The Big Sandy Mountaineer -

Larry and Ann Bitz Neighbors We Care About


April 22, 2020

Editor's note: OK, so during these times, there isn't much news, but it is also true that during these times when we need to pull together as a community. Get to know one another better, reach out and celebrate who we are. Find ways to support each other. With that regard, I decided to run a series of articles to do just that.

We started the interview over FaceTime. A first for me as I needed to take notes instead of recording the conversation. Larry said I had to excuse him because he had homemade bread in the toaster. "And, nothing is better than toast made with homemade toast."

Ann Bitz was born and raised in the Iliad area south of Big Sandy. Larry moved to Big Sandy during his sophomore year. Ann says, "He was Mr. Athlete, and I was Miss Speech Team. We had nothing in common."

After graduation, Larry went to Warner Pacific College in Portland to become a Pastor. He stayed for one quarter. "It was a hard choice, one of the top two of my life. I spent countless hours in prayer." He decided to go to Montana State University to study Ag Business.

While in Bozeman, Larry caught a ride home with Ann one weekend. She was going home to help with branding and invited Larry to come and help. Ann had a jock shock when Larry came out to branding, and he could ride a horse! Larry called and asked Ann if she would like to go to a movie. Ann's mother came out and said, "Larry Bitz called you!" There was excitement and shock in her voice and laughed, remember her mother. Ann said she was impressed that Larry came out to the house to pick her up. No one had done that before. Larry said, "I traveled 220 miles that night to take her to the movie."

Ann had gone to MSU to get a degree in Home Economics, hoping to get a job as an Extension Agent. When she graduated, there were no Extension Jobs, so she took a job as a Home Ec. Teacher in Big Timber. They had built a new Home Ec room in Big Timber with five new cooking stations.

After graduating, he took a job at the Chester/Tiber Cargill Elevator. And Ann taught school at Big Timber for a year before they were married. They decided to stay in Big Timber because Ann wanted to earn ten-year. Larry said the fine dust at the elevator was killing him. They didn't wear masks back then, and he would go home and cough continually. Besides, there were a lot of outdoor activities in the Big Timber area. For a year, he took odd jobs before he started working for the Farm Bureau Insurance agency selling insurance for six years.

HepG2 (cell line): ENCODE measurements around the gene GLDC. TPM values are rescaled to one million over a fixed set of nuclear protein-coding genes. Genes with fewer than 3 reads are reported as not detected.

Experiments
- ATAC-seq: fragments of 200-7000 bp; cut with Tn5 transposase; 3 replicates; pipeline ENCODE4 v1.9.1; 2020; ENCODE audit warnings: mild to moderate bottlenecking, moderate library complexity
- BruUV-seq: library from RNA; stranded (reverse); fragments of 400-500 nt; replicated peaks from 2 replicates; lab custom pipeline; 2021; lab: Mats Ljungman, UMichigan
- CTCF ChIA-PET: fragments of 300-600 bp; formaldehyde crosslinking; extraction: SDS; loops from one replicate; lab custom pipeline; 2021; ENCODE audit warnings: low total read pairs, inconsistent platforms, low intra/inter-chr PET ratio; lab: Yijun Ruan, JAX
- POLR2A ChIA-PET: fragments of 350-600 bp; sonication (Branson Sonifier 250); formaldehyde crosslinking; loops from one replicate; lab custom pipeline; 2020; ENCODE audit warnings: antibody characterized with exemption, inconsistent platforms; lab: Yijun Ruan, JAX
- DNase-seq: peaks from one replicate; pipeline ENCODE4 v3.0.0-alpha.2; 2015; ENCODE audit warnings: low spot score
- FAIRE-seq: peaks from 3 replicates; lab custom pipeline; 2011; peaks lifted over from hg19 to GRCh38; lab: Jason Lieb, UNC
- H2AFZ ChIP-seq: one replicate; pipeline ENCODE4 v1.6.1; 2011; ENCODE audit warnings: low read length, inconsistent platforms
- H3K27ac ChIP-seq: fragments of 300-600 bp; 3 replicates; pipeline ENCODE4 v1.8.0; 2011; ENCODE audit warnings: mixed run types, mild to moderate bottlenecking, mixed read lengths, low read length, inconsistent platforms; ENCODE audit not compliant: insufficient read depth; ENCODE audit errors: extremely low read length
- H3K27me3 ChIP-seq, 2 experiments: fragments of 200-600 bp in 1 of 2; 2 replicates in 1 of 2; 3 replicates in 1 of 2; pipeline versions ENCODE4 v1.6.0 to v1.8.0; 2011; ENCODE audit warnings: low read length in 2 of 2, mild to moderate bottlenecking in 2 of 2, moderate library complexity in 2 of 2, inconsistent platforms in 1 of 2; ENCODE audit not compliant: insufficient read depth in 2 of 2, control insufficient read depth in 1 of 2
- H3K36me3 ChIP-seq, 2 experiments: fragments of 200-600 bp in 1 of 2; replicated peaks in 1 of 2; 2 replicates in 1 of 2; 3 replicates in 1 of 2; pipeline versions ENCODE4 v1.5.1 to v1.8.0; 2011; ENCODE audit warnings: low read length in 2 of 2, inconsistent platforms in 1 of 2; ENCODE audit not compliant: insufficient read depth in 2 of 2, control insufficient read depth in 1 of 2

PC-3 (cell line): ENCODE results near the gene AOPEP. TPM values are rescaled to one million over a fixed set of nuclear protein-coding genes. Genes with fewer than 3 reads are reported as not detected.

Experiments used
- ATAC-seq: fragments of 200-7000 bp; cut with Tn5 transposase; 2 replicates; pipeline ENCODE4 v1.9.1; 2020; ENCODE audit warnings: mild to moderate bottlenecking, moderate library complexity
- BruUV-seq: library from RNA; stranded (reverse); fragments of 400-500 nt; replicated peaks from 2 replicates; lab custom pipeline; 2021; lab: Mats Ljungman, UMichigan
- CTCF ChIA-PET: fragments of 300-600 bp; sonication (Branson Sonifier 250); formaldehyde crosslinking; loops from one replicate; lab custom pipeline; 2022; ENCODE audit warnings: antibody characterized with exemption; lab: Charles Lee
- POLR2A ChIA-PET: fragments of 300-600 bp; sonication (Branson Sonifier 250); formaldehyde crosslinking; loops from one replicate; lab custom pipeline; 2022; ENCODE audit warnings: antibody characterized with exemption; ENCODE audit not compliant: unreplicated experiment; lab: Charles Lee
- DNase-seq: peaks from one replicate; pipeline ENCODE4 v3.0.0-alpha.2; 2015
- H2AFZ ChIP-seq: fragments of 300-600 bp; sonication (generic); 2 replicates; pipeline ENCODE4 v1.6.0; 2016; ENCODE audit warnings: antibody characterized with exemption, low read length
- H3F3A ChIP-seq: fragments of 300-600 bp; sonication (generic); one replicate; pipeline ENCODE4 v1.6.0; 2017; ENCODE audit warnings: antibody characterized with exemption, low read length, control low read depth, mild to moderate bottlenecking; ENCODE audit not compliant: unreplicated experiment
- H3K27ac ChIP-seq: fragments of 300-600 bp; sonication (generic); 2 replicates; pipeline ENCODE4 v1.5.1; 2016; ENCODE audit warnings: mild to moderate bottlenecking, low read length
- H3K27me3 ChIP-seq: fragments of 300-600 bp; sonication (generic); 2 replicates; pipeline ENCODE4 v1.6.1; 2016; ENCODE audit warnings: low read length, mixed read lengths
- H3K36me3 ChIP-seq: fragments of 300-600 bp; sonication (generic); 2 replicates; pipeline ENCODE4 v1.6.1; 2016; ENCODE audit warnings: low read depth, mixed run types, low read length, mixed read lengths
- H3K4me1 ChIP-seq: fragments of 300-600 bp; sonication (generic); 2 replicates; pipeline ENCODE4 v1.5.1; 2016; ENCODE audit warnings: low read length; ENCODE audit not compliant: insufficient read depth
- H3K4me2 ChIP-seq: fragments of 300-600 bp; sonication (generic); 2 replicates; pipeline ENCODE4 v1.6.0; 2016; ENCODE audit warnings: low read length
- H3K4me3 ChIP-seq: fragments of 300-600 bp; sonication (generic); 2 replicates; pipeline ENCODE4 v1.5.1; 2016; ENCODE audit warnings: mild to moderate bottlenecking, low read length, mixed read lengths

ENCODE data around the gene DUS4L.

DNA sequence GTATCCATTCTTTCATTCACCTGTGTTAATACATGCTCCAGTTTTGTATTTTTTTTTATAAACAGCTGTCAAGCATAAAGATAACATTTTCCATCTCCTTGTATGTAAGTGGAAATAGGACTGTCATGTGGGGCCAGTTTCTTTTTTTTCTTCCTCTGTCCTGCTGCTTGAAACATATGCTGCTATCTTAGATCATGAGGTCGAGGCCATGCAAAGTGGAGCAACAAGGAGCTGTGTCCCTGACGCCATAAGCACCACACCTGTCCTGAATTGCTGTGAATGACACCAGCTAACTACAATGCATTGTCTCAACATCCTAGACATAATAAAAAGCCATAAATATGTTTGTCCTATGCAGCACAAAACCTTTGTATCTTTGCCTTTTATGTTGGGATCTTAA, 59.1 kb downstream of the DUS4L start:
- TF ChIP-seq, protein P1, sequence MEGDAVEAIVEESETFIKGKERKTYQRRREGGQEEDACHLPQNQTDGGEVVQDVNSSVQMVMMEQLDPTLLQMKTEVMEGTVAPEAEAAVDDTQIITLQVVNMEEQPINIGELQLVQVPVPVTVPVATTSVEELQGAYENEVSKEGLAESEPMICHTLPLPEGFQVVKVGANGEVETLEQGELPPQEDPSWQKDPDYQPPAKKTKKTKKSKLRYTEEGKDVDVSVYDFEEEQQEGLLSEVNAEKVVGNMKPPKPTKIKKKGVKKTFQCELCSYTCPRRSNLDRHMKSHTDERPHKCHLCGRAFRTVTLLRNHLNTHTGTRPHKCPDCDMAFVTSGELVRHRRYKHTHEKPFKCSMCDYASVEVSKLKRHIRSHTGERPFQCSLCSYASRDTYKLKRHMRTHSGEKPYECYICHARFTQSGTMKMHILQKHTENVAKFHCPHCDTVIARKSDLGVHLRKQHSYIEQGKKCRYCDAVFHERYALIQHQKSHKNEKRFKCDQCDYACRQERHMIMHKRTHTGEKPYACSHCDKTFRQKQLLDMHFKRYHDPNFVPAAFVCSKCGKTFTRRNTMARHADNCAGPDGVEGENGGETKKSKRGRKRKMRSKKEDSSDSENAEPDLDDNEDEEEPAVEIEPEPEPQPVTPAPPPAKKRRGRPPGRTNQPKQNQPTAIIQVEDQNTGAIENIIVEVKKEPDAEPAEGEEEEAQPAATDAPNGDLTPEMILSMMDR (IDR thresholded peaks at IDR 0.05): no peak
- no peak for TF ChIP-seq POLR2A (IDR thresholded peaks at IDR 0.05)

At that time, Ann's mom was sick with cancer, and her dad was getting older. Ann was pregnant, so they decided to move to the farm.

They ordered their house from Majestic Homes. It was built in seven days and was empty for 12 days before they moved in.

Larry and Ann were both going to do the 1989 Cattle Drive, but Rebecca had just been born, and Ann decided to stay home.

They've lived an incredible life on the farm with family always close by. Holidays are always celebrated with family even though Ann's gramma died at Thanksgiving, and her mother passed away at Christmas time. Larry said the emphasis at Easter and Christmas is not family. It's Jesus.

Ann and Larry have two children, Rebecca and Daniel. Both children were home-schooled, went to college, a graduated with degrees. Rebecca has a degree with a MS in Social Work from Warner Pacific. Daniel has a BS in Electrical engineering. Larry and Ann are grand-parents to one, but there is a second coming shortly.

Everywhere Ann looks, it reminds her of memories, as this is her home as a child. She has the same garden place her mother had, the sun comes up at the same place it did for her mother and father and then again for her. They farm the land her great grandfather farmed.

Both of her great grandparents originally came from Czechoslovakia. In 1913 Frank Drga and 35 other people got tickets on an emigrant car and headed for Big Sandy. On his arrival, he purchased a wagon and a load of lumber and set out to stake his claim. He built his first house 22 miles southeast of Big Sandy near Hay Stack Butte. Ann and Larry still farm that homestead.

Vincent and Anna Lanik homesteaded in area in 1913. He was a tailor by trade but finally had the opportunity to own his own land. He originally came to the United states to avoid serving the Kaiser at the Italian front in 1908.

Larry and Ann haven't stressed that much, nor as their lives changed that much due to the COVID-19 virus. Larry did say he was in Walmart the day before, and it was "crazy." The biggest thing they miss is not going to church.

What is the secret of their marriage? There is no secret. You make a commitment, and you stick with it. When we got married, we became one, with Christ being the unifying factor, a cord of three strands is not easily broken. We made those vows before God, and for us, that is something you don't break. It's that simple, and there is no secret. It takes work, lots of prayers, and turning things over to God."

I always ask at the end of these community spotlights for a person or persons they have a lot of respect for. They mentioned four people; Michelle Danreuther, Tom Sheehy, and Pam and Arnie Gasvoda.


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